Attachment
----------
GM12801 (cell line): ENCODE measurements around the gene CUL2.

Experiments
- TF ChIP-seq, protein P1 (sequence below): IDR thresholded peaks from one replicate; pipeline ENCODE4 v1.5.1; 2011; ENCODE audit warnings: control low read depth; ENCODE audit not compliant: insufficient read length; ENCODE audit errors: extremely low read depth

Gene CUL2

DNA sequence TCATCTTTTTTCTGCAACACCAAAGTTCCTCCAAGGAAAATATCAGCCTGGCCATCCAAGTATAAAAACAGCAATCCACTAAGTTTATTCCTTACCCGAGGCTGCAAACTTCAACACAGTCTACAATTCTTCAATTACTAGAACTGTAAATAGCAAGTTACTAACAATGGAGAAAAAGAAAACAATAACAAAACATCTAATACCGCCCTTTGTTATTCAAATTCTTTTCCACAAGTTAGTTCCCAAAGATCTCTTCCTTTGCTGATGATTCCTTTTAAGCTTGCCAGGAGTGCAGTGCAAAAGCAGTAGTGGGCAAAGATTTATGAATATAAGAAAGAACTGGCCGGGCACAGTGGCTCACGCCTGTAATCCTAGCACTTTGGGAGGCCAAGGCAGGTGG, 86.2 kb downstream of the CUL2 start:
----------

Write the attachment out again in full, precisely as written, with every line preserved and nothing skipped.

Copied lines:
GM12801 (cell line): ENCODE measurements around the gene CUL2.

Experiments
- TF ChIP-seq, protein P1 (sequence below): IDR thresholded peaks from one replicate; pipeline ENCODE4 v1.5.1; 2011; ENCODE audit warnings: control low read depth; ENCODE audit not compliant: insufficient read length; ENCODE audit errors: extremely low read depth

Gene CUL2

DNA sequence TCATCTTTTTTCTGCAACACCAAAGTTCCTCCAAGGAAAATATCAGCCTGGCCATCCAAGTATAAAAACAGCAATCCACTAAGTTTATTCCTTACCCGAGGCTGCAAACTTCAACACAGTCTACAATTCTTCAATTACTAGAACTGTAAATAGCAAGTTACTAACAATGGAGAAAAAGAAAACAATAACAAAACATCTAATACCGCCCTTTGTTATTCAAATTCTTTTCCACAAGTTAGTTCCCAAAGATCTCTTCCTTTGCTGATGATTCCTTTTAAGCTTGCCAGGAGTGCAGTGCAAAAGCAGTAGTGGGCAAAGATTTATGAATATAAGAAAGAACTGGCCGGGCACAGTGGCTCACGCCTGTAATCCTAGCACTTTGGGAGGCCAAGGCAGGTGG, 86.2 kb downstream of the CUL2 start: